Words of wisdom from the Oracle of Omaha, Warren Buffet.
- Habits and character matter a lot…pay attention to how things are done not just what gets done.
- People who function well are not the ones with the “biggest motors” they are the ones with the “most efficient motors.”
- Story of founder of Nebraska Furniture Mart still working at age 101, and sharp as a tack
- If you can buy a business with a founder who has strong character and solid work ethic and smarts you can’t go wrong.
- Any good investment idea can be put in one paragraph.
- “Buy a business that is so good that any idiot can run it, because sooner or later one will!” Warren Buffet quoting Peter Lynch.
- Circle of confidence. You need to know what you know vs don’t know and be clear on where the edges are.
- When I find a good business I buy a lot of it and hold it for a long time, since there aren’t many of them out there.
- The time to sell a really great business is NEVER.
- I like business where I think I know what it will look like in 20 years.
Last weekend I attended an Unarmed Self Defense workshop, conducted by Insights Training. The last time I hit anyone was in tae kwon do class when I was 10 years old. I figured it would be a good idea to learn how to hit and defend myself at a basic level. I also heard great things about the training and figured it would be a good use of a weekend. I was right.
The workshop was two full days and was mostly drill-focused with partners. Hardly any time was spent sitting in chairs. We would learn a technique for defending/attacking and then carry it out multiple times with multiple opponents. We covered a variety of grabs and attacks – both standing and on the ground. We also learned how to de-escalate verbally and through body language. The culmination of the day was a full force attack against a trainer in a specially designed attack suit. During breaks the trainer would tell stories and answer questions to teach new material.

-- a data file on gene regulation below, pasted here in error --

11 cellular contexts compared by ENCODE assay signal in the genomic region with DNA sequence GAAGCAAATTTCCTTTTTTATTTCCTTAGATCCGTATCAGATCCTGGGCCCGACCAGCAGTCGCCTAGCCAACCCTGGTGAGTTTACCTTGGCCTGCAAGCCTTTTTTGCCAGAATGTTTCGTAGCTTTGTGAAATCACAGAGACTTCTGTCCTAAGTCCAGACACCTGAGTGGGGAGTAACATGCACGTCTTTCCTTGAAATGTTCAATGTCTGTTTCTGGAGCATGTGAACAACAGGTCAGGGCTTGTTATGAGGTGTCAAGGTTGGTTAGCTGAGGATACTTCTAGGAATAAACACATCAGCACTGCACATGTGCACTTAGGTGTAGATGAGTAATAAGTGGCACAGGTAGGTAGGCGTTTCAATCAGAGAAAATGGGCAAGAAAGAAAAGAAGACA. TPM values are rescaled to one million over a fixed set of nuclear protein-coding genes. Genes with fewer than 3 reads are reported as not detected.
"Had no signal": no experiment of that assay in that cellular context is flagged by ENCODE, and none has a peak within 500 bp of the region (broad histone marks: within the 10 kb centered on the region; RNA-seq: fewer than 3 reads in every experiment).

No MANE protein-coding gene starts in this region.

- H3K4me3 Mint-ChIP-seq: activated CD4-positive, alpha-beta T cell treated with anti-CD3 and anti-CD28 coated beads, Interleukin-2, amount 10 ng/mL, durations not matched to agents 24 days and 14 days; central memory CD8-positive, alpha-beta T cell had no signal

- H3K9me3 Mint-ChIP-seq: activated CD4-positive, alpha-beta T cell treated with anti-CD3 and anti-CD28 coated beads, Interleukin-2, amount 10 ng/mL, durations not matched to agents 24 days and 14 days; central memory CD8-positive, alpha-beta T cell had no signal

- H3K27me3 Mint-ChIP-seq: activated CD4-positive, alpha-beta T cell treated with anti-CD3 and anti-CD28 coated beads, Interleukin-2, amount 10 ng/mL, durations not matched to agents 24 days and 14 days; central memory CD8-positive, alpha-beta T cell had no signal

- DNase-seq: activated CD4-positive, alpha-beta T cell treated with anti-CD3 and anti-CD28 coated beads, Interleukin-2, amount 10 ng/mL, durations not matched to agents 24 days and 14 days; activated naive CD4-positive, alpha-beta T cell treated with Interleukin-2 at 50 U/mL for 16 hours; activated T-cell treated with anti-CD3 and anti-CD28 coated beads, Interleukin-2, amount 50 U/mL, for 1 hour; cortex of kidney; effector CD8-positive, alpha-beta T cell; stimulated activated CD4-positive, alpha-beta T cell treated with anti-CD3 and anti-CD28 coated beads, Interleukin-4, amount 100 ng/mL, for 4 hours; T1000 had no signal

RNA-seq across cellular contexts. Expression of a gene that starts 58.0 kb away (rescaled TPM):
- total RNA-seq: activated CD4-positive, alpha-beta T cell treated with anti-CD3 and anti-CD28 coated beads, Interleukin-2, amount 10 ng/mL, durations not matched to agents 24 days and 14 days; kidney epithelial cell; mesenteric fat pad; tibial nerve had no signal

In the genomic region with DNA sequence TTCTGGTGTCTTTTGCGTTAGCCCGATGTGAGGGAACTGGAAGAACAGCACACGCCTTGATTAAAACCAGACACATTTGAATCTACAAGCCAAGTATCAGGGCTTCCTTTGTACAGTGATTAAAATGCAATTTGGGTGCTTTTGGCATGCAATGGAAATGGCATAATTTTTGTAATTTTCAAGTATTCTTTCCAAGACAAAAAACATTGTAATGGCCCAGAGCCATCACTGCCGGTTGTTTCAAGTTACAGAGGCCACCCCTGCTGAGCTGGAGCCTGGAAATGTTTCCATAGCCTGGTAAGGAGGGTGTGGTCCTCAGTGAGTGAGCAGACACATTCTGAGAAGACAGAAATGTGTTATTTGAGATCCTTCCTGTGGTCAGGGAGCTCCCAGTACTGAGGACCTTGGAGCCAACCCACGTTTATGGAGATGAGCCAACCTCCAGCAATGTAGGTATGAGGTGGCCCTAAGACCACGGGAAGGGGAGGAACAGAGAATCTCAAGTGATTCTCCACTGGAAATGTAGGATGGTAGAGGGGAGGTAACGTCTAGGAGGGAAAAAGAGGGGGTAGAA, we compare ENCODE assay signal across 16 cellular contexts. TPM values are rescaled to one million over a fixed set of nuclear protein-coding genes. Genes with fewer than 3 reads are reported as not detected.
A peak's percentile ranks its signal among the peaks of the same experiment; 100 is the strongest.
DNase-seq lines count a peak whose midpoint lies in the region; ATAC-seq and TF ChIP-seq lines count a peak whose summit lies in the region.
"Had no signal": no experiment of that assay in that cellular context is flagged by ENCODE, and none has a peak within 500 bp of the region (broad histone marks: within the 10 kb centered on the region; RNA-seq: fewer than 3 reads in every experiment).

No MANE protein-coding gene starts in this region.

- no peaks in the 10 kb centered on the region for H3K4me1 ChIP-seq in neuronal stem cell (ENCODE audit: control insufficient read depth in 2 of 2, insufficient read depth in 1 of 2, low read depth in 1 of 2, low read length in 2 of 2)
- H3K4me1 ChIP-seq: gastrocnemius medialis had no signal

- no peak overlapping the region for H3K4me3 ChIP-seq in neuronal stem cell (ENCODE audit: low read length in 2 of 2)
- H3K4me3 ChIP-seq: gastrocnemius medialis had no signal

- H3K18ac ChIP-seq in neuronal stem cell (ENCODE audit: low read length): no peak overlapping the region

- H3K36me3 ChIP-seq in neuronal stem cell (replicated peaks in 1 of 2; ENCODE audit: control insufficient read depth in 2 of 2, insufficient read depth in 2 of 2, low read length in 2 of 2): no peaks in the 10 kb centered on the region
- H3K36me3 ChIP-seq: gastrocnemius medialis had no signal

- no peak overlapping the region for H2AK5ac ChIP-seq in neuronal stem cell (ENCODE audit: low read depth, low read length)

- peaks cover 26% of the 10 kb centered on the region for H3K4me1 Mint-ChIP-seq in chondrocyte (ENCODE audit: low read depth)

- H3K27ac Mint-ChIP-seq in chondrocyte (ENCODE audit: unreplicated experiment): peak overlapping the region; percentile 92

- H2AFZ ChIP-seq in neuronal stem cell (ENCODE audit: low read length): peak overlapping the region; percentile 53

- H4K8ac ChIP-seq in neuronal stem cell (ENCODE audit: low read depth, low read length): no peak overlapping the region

The most important learning for me was a new mindset (one of preparedness and a desire to protect what matters most) and a firm understanding of my rights to protect what is important to me. Mindset is even more critical than fitness, equipment or skill. Personal safety is not something I have spent much time thinking about so this weekend definitely opened my mind to a whole new world and how to deal with it effectively. If you are in the Seattle area I highly recommend taking this training.
My rating: 4 of 5 stars
This is book is not like any of the other “retire early in 10 easy steps” books…it is a full-blown life plan for making it happen, and not for those who aren’t willing or able to take massive action to change their current consumerist habits.
I’ve read a ton of blogs and books on financial management and investment, but this one has a very counter-intuitive and yes – EXTREME – approach to retirement that can be achieved relatively quickly. The overall thesis is that by saving a majority of one’s net income (50, 60, 70 or even 80%!) on an annual basis, it is possible to “retire” in five years or so. This is the case not just due to the high amount of savings, but the low annual expenses needed to sustain a lifestyle where you live on 20% of what is earned. The author was a theoretical physicist and the attention to detail comes through (and at times the math equations get a bit extreme!).
What I liked:
1. A significant amount of the book is devoted to the MINDSET needed (philosophy /psychology) around the early retirement approach. It really goes deep and Jacob provides examples (from his own life), frameworks to help the reader understand character types and plenty of hardcore data.
2. There are specific strategies and tactics that can be applied on day 1 by the reader to boost savings and cut expenses. Some may not apply to you, but many will.
3. There is a very detailed blog Early Retirement Extreme that provides more examples, Q&A topics and links to an active online forum to go deeper into various topics.
What I didn’t like:
1. Many times the books dives too deep into a topic (e.g. in taking about character archetypes, detailing math equations) or seem to be going off on tangents and rambling. I am good at skimming/skipping this stuff so didn’t mind it too much. Overall, there is much more good about this book to love so I was willing to put up with these parts.